Fear paral­y­ses for­eign­ers amid xeno­pho­bic threats to SA poll

African Times - - News - SAVIOUS KWINIKA

WITH pre­vi­ous elec­tions in re­cent years char­ac­terised by scape­goat­ing of for­eign na­tion­als for pre­vail­ing so­cioe­co­nomic prob­lems af­flict­ing South Africa, fear has gripped for­eign na­tion­als ahead of prepa­ra­tions for water­shed elec­tions in 2019.

Politi­cians des­per­ate for votes in the tense fight to win over the elec­torate that is bear­ing the brunt of eco­nomic chal­lenges such as poverty and job­less­ness, have in re­cent polls made the most of the lo­cal ci­ti­zens’ des­per­a­tion such that it has be­come fash­ion­able to sin­gle out for­eign­ers for South Africa’s woes.

They are of­ten ac­cused of “steal­ing” jobs, women and busi­ness op­por­tu­ni­ties meant for their lo­cal coun­ter­parts.

Ac­cord­ing to of­fi­cial South African sta­tis­tics, as of 2011 cen­sus, 2,2 mil­lion for­eign­ers live in South Africa, which has an of­fi­cial (2011) pop­u­la­tion of 51,8 mil­lion.

In­di­ca­tions are that the for­eign pop­u­la­tion is a vast un­der­es­ti­ma­tion.

The real fig­ure may in fact be as high as 5 mil­lion, in­clud­ing some three mil­lion es­ti­mated Zim­bab­weans).

Mi­grants’ rights groups re­ported that the vast ma­jor­ity of th­ese na­tion­als were pan­ick­ing ahead of the up­com­ing gen­eral elec­tions in the host coun­try.

“We are def­i­nitely wor­ried while get­ting closer to the gen­eral elec­tions sched­uled for 2019. This is be­cause based on past ex­pe­ri­ence, for­eign na­tion­als have paid with their lives dur­ing such elec­tions,” said Marc Gbaf­fou, the chair­man of the African Di­as­pora Fo­rum (ADF) chair­man.

Speak­ing in an in­ter­view with CAJ News, Gbaf­fou, who is orig­i­nally from the Ivory Coast, lamented that it was com­mon that mi­grants were caught up in fiery ser­vice de­liv­ery protests that spo­rad­i­cally af­fect South Africa.

“Those politi­cians who have no tan­gi­ble ar­gu­ments to con­vince their

elec­torate al­ways take the short­cut by ac­cus­ing for­eign na­tion­als. It’s a pop­ulist ap­proach which seems to be work­ing very well in South Africa. The idea is to make community mem­bers‎ be­lieve that mi­grants are the cause of their suf­fer­ing,” Gbaf­fou said.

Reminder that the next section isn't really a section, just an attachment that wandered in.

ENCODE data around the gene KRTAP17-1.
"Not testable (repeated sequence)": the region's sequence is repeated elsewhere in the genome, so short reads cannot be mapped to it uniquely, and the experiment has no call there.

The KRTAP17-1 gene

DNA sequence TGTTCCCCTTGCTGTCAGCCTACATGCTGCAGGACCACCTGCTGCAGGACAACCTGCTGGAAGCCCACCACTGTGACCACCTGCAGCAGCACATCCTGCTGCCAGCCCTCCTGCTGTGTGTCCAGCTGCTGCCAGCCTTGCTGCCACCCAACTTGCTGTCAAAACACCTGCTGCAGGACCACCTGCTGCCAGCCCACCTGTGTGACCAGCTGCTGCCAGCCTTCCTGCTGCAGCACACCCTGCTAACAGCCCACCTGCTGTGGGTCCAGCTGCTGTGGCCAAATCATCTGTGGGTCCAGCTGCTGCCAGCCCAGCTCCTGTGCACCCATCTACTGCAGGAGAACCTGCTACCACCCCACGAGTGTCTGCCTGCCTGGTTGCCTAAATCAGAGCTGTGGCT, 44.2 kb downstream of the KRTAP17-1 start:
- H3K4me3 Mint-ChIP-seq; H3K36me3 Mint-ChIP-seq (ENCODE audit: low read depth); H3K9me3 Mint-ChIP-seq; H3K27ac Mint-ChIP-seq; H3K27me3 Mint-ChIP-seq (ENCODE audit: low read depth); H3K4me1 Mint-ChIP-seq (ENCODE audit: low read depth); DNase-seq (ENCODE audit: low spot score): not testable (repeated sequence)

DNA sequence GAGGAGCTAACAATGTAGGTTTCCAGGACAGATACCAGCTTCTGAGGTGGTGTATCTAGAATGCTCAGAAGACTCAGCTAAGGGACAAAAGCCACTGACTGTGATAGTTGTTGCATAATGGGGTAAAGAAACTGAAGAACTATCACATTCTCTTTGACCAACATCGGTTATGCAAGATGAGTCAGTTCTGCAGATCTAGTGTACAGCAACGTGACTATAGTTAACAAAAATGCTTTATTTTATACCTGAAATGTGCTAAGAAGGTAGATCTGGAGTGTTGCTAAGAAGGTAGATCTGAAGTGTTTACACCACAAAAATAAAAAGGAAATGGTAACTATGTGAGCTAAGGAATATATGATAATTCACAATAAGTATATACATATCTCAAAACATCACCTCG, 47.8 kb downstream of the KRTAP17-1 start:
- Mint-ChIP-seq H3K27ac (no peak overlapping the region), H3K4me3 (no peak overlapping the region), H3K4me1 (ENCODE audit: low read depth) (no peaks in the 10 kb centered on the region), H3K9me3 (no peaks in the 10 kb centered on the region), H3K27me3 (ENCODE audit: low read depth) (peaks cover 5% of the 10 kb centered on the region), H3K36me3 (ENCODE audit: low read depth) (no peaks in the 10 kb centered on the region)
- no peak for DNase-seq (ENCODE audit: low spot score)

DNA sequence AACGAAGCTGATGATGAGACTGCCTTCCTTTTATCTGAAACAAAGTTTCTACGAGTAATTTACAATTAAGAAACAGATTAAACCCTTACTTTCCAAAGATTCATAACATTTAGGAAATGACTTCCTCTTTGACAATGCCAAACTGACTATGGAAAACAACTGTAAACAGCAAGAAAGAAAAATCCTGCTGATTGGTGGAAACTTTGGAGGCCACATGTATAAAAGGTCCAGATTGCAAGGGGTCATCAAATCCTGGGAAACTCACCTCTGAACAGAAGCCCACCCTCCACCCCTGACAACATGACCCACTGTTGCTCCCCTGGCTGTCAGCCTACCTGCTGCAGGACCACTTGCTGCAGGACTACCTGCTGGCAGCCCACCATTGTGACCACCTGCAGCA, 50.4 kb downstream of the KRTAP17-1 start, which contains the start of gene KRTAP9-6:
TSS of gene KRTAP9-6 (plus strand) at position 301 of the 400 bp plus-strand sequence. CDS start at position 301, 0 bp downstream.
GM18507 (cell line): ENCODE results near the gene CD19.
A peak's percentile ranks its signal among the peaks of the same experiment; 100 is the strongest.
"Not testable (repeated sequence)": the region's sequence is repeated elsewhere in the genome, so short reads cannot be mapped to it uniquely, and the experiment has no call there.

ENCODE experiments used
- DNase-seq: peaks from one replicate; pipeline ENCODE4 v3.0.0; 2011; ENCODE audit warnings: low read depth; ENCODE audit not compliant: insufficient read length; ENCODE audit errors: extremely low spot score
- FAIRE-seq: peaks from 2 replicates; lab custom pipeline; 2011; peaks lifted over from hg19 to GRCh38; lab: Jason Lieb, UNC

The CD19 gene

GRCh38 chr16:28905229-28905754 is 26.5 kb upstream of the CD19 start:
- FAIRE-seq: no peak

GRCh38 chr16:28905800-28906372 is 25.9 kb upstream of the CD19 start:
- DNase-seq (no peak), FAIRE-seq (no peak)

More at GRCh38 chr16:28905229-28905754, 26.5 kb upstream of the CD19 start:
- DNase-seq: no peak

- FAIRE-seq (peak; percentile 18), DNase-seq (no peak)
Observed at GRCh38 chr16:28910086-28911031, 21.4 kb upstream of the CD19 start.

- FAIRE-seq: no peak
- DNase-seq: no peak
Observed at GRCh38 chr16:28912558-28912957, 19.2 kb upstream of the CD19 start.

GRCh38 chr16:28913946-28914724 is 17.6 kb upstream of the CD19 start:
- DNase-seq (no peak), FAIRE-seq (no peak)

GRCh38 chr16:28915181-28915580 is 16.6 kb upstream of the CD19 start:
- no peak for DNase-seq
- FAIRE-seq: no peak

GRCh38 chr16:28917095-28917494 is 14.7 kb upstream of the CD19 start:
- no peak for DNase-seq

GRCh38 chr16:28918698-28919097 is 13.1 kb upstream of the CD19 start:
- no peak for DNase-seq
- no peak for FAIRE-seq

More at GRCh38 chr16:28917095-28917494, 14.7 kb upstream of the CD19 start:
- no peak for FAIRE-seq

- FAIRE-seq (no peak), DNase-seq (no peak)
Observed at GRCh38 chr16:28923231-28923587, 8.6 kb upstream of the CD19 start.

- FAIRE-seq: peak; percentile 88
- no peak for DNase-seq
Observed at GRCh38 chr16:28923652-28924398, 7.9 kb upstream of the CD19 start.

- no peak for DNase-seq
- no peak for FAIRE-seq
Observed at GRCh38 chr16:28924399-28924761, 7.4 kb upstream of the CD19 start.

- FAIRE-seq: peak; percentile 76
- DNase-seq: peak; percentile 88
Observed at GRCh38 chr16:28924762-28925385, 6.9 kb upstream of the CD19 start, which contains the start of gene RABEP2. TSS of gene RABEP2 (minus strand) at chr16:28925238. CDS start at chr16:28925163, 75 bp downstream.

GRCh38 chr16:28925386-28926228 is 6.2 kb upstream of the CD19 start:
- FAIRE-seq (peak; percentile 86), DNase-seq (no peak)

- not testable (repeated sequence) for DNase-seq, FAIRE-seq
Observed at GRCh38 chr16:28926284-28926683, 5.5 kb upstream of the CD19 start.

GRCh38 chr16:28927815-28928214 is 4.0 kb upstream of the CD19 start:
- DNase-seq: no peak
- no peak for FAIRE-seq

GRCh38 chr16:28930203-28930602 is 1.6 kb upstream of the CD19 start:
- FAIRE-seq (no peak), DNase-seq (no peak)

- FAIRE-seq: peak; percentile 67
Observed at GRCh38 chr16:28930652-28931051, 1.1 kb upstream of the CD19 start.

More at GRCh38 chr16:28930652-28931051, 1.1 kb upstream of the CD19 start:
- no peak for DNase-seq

He said African mi­grants, mostly liv­ing in the big cities, were anx­ious about the up­com­ing elec­tions.

“This is be­cause of the re­peated at­tacks on the mi­grants’ community in the past ten years,” Gbaf­fou posited.

Gbaf­fou thus ap­pealed to the ad­min­is­tra­tion of Pres­i­dent Cyril Ramaphosa to en­sure mi­grants, whom he termed as a mi­nor­ity group, were al­ways pro­tected by the law en­force­ment agen­cies.

Gabriel Shumba, a hu­man rights lawyer and Di­rec­tor of Zim­babwe Ex­iles Fo­rum (ZEF), who is also an ad­vo­cate at the High Court of South Africa, said while it was la­mentable, scape­goat­ing of for­eign­ers for po­lit­i­cal mileage was a new phe­nom­e­non in the coun­try.

“As non-na­tion­als, we live with this re­al­ity daily, es­pe­cially un­doc­u­mented mi­grants, asy­lum seek­ers and refugees. We are mys­ti­fied that rec­om­men­da­tions that have been made over the years to harshly pun­ish po­lit­i­cal de­viants who prey on non-na­tional vul­ner­a­ble groups have not been im­ple­mented,” Shumba said.

He said while the Hate Crimes Bill was cur­rently in Par­lia­ment, more strin­gent and harsher pun­ish­ment for hate crimes, the prop­a­ga­tion of xeno­pho­bia or racism as well as any other crimes of in­tol­er­ance must mean­while be ef­fected.

“We hope that Pres­i­dent Ramaphosa’s African Na­tional Congress will not only has­ten the pas­sage of the Hate Crimes

Bill but also lead in terms of its im­ple­men­ta­tion. We thus call upon all other po­lit­i­cal par­ties in SA to en­dorse the Bill,” he ap­pealed.

Shumba said South Africa should take cue from East and Cen­tral African coun­tries such as Uganda, which have shown the way in terms of tol­er­ance.

“How­ever, we ac­cept that South has done much for Zim­bab­weans and other na­tion­al­i­ties, and that de­viant el­e­ments are in­evitably to be found,” he said.